New analysis by the Migration Observatory at the University of Oxford shows that employers in different sectors of the UK economy could be affected in very different ways if measures are introduced to restrict the jobs that EU migrant workers can occupy following a vote for the UK to leave the EU.
The new report, Potential implications of admission criteria for EU nationals coming to work in the UK, which was undertaken for the Financial Times newspaper, shows that most jobs in the UK labour market are not eligible for employer-sponsored work visas under the current immigration system.
There will not be clarity until after the referendum about what policies would apply to new EU migrants entering the UK in the event that Britain votes to leave the UK. So the Migration Observatory report uses current government policy to restrict non-EU labour migration as the basis for its analysis – while recognising that post-Brexit immigration policies may well be more liberal than the current rules. A key factor to qualify for a Tier 2 visa at present is a job offer in a graduate-level job position at least £20,800.
The share of the UK workforce that is employed such positions varies dramatically by industry. In 2015, this included only 4% of workers in the ‘Agriculture’ sector and 6% of employees in the ‘Distribution, Hotel and Restaurant’ sector – which also includes retail. The Distribution, Hotel and Restaurant sector is currently the largest employer of workers born in EU countries.
The workforce in other sectors, such as ‘Banking and Finance’ and ‘Public administration, Education and Health’ were much more likely to be in higher-paying graduate jobs, at 34% and 33% respectively. In 2015, these sectors were the second and third largest employers of the UK’s EU migrant workers, respectively.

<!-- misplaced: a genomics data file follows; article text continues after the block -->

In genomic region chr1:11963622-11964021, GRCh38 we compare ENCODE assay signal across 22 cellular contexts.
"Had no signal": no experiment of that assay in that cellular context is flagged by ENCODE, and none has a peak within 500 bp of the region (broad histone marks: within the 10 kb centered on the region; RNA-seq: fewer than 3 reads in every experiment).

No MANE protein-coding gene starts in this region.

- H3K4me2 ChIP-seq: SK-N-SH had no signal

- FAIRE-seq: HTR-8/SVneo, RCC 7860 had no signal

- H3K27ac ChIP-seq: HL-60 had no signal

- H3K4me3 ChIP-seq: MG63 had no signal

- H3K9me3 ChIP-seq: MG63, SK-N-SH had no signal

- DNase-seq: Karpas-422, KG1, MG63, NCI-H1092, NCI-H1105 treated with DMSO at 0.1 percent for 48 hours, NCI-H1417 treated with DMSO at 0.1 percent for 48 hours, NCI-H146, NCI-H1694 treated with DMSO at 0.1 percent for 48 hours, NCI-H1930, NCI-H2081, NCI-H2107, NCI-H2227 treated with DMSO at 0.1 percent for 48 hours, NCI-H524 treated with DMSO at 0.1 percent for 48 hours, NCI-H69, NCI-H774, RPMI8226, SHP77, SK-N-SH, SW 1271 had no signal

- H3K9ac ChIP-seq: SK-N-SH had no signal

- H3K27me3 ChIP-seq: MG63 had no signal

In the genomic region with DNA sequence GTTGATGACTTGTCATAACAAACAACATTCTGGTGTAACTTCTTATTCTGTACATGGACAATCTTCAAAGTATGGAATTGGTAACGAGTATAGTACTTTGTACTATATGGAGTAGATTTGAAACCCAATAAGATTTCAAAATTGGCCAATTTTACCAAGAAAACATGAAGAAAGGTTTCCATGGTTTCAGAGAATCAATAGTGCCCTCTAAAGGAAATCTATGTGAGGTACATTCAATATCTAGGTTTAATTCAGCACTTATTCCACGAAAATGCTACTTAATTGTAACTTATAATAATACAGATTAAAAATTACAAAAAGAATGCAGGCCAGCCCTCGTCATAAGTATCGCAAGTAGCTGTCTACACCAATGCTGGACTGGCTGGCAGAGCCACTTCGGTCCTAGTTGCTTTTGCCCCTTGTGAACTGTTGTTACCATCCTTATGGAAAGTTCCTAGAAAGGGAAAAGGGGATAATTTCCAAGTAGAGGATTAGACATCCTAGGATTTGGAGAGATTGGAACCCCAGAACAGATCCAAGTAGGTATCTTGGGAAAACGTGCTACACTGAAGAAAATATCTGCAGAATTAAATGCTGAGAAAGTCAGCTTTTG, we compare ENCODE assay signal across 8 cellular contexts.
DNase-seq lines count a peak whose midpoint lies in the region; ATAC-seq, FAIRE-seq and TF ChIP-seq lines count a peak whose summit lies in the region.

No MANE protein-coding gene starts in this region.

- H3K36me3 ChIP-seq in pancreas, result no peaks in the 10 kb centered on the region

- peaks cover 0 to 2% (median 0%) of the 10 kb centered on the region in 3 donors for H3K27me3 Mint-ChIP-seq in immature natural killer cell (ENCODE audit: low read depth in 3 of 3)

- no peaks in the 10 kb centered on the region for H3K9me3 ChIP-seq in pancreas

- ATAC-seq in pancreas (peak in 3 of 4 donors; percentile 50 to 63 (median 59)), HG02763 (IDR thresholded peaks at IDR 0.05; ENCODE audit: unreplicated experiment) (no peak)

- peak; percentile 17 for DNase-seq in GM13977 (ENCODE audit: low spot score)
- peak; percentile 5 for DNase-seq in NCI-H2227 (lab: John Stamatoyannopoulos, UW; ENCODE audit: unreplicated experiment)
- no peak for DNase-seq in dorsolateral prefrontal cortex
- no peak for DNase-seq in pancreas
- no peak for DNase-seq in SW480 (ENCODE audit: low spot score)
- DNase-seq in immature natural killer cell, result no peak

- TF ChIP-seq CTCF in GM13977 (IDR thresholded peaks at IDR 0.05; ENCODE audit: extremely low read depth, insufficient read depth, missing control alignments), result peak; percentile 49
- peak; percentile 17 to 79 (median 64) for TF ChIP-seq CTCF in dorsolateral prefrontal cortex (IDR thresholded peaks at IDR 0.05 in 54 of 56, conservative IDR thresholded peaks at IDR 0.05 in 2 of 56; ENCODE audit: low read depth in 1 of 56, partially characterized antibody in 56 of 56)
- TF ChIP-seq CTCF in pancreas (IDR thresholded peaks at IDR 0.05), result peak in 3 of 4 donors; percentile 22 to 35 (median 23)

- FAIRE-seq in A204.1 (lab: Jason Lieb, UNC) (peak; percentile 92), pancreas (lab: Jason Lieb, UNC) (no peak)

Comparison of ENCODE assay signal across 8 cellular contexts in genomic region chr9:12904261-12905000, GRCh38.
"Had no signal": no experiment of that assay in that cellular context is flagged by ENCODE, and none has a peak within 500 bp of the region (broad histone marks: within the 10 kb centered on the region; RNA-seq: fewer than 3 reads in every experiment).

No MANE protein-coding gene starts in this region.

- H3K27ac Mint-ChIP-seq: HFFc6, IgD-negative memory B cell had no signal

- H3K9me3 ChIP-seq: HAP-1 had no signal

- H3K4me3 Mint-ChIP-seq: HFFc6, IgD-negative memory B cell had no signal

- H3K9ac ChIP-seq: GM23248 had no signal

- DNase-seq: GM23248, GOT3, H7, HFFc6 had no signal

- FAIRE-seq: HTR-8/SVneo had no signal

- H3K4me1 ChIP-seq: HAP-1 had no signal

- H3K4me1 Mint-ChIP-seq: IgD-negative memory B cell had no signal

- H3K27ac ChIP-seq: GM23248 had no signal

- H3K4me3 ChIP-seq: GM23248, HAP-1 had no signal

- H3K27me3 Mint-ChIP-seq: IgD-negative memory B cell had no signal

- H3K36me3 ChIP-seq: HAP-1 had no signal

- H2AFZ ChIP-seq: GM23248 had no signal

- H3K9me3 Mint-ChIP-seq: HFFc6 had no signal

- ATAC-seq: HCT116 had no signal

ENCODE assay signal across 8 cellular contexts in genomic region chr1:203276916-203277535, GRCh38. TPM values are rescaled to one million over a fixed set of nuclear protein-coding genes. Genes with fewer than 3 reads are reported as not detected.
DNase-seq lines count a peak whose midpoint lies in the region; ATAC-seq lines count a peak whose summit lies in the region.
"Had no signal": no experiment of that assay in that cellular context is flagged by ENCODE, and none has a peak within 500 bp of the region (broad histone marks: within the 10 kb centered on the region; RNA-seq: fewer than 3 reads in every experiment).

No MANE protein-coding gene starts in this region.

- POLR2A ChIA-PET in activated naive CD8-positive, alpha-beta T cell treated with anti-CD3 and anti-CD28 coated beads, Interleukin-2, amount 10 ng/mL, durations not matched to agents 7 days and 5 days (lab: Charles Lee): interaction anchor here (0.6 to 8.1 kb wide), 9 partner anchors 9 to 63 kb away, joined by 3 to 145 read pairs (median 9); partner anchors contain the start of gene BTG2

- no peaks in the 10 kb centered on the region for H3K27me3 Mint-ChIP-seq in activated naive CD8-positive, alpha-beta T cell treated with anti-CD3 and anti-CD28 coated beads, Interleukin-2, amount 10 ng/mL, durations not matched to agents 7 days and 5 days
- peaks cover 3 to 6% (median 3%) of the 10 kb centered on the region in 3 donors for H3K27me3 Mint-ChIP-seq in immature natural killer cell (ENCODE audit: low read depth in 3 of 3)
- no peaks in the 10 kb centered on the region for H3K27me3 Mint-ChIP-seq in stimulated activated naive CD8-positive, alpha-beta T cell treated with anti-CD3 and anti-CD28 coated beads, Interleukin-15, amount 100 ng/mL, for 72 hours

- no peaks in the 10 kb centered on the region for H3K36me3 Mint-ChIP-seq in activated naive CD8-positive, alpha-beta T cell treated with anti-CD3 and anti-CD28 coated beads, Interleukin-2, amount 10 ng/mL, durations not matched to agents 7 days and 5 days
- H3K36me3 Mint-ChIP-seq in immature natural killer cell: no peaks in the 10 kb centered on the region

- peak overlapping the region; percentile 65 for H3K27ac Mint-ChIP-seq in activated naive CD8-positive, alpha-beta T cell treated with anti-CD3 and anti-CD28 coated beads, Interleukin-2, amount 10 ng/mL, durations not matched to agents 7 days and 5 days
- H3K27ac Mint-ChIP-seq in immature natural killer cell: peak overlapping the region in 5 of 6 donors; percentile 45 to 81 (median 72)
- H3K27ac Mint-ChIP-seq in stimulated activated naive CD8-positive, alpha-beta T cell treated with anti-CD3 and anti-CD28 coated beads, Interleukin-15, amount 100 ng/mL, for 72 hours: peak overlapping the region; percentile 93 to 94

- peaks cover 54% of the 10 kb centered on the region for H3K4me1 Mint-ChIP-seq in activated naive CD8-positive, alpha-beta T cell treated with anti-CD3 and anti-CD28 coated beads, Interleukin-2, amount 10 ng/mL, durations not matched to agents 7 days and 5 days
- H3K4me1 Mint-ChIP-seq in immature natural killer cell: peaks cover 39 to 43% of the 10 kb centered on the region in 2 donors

Dr Carlos Vargas-Silva, the author of the report, said: “Most sectors of the UK labour market now have a significant EU migrant workforce – and many of these are lower paid sectors, such as hotels and manufacturing. Even if the immigration system is redesigned after a Brexit vote, any system that selects EU workers based on skills and pay is likely to hit these sectors hardest.”
The report also notes that while EU exit could mean tighter controls on the migration of EU nationals for work, free movement could also remain largely unaffected if the UK were to follow a model such as that of Norway, which is not a member of the EU but has access to the EU single market as part of the European Economic Area (EEA).
Dr Vargas Silva added: “The biggest challenge with analysing the impacts of Brexit on migration is that we can’t know what policies EU citizens would face until after the referendum. Some scenarios involve almost no change to policy at all, while others would be a huge departure from the status quo.”
For further information contact:
Rob McNeil, Head of Media and Communications, The Migration Observatory at the University of Oxford.
e: email@example.com; Tel: 01865 274568; Mob: 07500 970081
About the Migration Observatory
- Based at the Centre on Migration, Policy and Society (COMPAS) at the University of Oxford, the Migration Observatory provides independent, authoritative, evidence-based analysis of data on migration and migrants in the UK, to inform media, public and policy debates, and to generate high quality research on international migration and public policy issues. The Observatory’s analysis involves experts from a wide range of disciplines and departments at the University of Oxford.
- The Migration Observatory is funded by the Barrow Cadbury Trust, the Esmée Fairbairn Foundation, the Paul Hamlyn Foundation and Unbound Philanthropy.
- The Centre on Migration, Policy and Society (COMPAS) at the University of Oxford conducts high quality research in order to develop theory and knowledge, inform policy-making and public debate, and engage users of research within the field of migration. For further details see the COMPAS website: www.compas.ox.ac.uk/.